The contrast between the way traditional and contemporary art are displayed is more extreme at the NGA than anywhere else I know of. The West Wing, where their traditional art collection is housed, is a quiet, sedately lit, intimate space with plenty of places to sit, whereas the East Wing is over-bright and uncomfortable, and most of the galleries are way out of human scale. Some very public art like Stella, Calder, and Pop Art, can handle that, but most contemporary art isn't helped by this kind of dramatic space.

And some of the East Wing installations are just plain disrespectful:
From the left: Robert Morris, Nam June Paik and Richard Tuttle installed in a vestibule near an elevator.


Mel Boucher's art has become decorative and more popular. Coincidence?
Mel Bochner, Amazing!, 2011, oil and acrylic on canvas.
Mel Bochner in conversation with James Meyer, November 9, 2011, NGA East Building Auditorium


Who said nothing’s perfect:
Jun ware bowl with rosewood stand, early 12th-mid 13th century, China,  Jin dynasty (Freer, #F1982.14a-b).


"The Invention of Glory" (until January 8, 2012), an exhibition of The Pastrana Tapestries, considered among the finest surviving Gothic tapestries, is at the NGA. Why are tapestries always so drab?


I was surprised I liked Warhol’s Shadows so much, but the other major Warhol exhibition in Washington, the NGA’s Warhol: Headlines (until January 2, 2012), was a surprising disappointment. They seemed crude and unresolved — not always a bad thing, but not something I’d expect, or want, from Warhol.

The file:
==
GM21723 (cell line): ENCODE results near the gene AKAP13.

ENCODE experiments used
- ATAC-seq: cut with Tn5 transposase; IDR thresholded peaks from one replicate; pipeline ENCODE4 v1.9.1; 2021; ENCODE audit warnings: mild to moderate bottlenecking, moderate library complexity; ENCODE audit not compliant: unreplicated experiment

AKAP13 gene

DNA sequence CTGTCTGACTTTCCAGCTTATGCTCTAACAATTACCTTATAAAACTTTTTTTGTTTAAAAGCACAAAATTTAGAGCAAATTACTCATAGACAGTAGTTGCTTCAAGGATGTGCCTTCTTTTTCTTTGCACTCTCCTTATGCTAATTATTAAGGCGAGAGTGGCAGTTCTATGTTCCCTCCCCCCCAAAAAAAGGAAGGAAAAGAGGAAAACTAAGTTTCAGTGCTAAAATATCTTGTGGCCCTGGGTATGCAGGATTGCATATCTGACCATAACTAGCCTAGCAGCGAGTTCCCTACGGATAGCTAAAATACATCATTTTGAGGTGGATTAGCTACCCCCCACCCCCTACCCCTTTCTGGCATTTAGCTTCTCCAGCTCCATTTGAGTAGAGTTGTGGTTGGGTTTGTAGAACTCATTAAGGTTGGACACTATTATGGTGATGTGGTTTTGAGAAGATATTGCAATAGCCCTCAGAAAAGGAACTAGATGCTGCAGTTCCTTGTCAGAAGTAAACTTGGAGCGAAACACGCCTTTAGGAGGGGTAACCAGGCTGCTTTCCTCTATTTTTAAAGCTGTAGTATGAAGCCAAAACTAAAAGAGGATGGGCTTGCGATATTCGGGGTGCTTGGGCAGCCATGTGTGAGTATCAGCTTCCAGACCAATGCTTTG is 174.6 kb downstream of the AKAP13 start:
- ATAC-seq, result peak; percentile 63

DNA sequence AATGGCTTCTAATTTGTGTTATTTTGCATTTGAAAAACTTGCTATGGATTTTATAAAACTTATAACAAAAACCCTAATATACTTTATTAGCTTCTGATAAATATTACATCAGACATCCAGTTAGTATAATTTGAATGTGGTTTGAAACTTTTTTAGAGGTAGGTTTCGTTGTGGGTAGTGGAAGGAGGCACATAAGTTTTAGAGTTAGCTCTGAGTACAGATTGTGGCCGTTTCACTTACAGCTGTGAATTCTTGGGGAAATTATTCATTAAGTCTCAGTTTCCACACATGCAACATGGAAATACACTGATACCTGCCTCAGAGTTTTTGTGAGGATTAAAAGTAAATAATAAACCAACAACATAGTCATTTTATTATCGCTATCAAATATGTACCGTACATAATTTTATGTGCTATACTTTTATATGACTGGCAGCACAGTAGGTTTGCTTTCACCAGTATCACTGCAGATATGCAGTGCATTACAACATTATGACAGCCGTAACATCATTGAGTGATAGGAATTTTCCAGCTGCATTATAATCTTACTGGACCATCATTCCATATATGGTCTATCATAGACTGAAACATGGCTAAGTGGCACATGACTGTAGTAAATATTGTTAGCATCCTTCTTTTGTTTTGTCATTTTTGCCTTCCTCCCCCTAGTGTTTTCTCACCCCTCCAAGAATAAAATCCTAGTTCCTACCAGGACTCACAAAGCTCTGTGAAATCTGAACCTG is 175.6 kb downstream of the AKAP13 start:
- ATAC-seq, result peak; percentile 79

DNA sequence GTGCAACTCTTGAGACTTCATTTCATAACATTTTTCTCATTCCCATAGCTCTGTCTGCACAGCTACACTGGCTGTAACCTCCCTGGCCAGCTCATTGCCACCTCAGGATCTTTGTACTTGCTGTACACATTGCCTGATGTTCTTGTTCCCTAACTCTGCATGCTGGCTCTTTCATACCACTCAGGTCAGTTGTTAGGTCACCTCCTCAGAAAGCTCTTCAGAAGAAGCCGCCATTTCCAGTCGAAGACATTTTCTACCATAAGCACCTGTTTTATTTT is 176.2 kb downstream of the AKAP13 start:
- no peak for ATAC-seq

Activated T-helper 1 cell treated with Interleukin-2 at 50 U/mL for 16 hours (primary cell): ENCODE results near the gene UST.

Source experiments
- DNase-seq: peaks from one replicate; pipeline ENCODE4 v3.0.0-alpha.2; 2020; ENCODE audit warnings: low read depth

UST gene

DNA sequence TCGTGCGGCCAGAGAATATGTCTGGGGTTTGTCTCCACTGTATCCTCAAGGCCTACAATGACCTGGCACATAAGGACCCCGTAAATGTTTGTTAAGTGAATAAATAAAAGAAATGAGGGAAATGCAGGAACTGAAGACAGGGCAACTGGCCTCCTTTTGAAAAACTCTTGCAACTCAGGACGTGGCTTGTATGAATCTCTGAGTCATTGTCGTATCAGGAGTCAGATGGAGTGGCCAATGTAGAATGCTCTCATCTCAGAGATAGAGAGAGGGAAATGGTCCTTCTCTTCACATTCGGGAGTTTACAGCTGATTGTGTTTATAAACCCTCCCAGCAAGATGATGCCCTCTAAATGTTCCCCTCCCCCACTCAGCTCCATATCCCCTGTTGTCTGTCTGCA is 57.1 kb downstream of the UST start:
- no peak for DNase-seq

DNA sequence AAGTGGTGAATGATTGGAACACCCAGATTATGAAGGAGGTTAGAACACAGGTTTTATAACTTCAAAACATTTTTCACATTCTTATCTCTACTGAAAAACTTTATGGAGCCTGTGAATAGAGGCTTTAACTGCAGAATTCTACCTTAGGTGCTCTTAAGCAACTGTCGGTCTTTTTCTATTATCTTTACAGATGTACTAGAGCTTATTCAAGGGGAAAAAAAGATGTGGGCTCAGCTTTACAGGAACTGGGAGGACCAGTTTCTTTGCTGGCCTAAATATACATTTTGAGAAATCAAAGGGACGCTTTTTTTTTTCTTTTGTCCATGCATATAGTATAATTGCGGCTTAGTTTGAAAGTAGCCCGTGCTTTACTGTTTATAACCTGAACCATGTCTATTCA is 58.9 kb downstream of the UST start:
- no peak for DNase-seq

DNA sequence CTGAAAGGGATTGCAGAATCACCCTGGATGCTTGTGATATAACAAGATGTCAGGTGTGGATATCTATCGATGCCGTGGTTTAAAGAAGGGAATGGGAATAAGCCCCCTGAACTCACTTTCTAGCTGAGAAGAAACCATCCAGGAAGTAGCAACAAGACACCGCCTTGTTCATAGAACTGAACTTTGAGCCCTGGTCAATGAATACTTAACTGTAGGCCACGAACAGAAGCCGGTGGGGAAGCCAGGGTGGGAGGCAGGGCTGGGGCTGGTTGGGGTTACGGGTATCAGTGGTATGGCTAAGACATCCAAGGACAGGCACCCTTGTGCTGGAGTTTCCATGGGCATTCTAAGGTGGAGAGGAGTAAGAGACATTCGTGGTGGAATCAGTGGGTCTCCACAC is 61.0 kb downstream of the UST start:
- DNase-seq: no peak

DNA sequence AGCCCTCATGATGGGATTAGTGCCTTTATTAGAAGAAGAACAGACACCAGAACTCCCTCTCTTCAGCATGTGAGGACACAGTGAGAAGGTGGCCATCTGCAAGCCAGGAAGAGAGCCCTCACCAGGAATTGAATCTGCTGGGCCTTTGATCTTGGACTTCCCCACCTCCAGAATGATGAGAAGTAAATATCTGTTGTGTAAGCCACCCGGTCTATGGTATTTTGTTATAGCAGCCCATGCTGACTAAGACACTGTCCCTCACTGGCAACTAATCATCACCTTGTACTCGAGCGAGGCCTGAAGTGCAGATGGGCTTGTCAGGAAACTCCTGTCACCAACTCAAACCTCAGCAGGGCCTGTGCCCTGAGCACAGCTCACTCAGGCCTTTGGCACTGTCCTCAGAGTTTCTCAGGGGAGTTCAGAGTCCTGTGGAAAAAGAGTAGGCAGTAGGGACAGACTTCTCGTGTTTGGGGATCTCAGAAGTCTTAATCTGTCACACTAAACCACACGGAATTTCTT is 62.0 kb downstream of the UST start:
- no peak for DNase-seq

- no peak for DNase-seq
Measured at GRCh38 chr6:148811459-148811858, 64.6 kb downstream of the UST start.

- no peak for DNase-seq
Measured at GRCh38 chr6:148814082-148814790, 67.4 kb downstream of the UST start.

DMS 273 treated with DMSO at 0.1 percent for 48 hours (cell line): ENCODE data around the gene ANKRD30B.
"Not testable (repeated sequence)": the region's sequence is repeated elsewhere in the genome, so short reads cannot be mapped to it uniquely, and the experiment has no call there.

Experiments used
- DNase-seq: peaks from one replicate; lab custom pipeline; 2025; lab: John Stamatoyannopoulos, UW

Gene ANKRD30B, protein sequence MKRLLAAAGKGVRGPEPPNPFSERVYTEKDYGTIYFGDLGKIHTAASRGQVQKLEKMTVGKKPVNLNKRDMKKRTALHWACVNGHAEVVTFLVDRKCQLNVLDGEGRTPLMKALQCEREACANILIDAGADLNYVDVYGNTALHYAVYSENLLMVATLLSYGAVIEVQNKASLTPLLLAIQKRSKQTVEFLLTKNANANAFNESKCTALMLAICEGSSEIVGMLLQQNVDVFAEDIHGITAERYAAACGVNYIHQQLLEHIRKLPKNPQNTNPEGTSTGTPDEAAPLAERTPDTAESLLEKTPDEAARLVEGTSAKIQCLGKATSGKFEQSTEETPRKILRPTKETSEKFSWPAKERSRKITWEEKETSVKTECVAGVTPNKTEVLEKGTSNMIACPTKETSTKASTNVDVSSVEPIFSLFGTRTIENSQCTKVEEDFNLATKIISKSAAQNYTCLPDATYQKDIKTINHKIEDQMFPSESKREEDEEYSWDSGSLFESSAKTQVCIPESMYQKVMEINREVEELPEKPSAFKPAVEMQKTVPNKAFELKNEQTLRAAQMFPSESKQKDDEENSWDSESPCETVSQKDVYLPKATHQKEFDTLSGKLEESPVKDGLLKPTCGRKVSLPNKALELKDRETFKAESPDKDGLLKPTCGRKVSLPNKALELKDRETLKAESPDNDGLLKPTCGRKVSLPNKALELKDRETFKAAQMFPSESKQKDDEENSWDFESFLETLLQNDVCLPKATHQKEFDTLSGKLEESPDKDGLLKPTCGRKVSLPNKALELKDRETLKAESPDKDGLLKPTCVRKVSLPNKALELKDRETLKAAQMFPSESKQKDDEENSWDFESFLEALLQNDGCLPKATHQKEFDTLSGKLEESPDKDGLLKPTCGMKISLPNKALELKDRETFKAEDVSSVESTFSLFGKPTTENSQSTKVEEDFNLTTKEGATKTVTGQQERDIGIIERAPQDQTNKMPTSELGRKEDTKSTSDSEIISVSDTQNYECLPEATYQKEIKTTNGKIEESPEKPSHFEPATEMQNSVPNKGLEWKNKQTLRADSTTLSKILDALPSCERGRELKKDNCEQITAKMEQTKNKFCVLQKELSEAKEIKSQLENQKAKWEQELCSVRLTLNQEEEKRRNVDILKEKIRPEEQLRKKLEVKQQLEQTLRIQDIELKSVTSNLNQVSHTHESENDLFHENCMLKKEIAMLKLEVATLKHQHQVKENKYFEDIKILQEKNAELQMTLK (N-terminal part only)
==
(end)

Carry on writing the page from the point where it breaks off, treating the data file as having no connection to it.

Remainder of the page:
Andy Warhol, A Boy for Meg, 1962, oil on canvas, 72 x 52 inches (National Gallery of Art, 1971.87.11).


Some good surprises:
Alberto Giacometti, Standing Man, 1929-30, painted plaster (NGA 66.2043)

Giacomo Balla, Futurist Flowers, 1918-25 (reconstructed 1968), wood and paint (Hirshhorn, #86.222.1-10)
Bernardino Luini, The Magdalen, c.1525, oil on panel, 23 x 19 inches (National Gallery of Art, #1961.9.56).
I guess there’s a hole in my Italian Renaissance art history, but I don't remember Bernardino Luini. Strangely the NGA website doesn’t have anything on his paintings, only his Fresco Cycle with the Story of Procris and Cephalus, and those frescos don’t look at all like his paintings.

Tuesday, November 15, 2011

Washington D.C. - Fall Color

By Charles Kessler

Resplendent fall foliage in Washington -- who knew?  It primed me for all the color-oriented art I was to see.
According to their website, The Phillips Collection has been devoted to exploring “the development of color and light in modern art;” and the main attraction at The Phillips Collection right now, the exhibition Degas’s Dancers at the Barre: Point and Counterpoint (until January 8, 2012), fits in perfectly with this mission. It is also the primary reason I traveled to Washington.
Edgar Degas, Dancers at the Barre, early 1880s−1900, oil on canvas, 51 1/4 x 38 1/2 inches
(The Phillips Collection, Washington, D.C.).
It is a comprehensive exhibition that deepens our understanding of Dancers at the Barre, one of the most famous paintings in their collection. The show consists of about 30 major paintings, bronzes, drawings and prints from around the world that shed light on this painting's subject, composition, style of painting and color choices. In addition there are photographs from a conservation study of the painting that show Degas’s continual revisions of the dancers' positions and the many adjustments in color he made. It's an impressive scholarly and aesthetic achievement.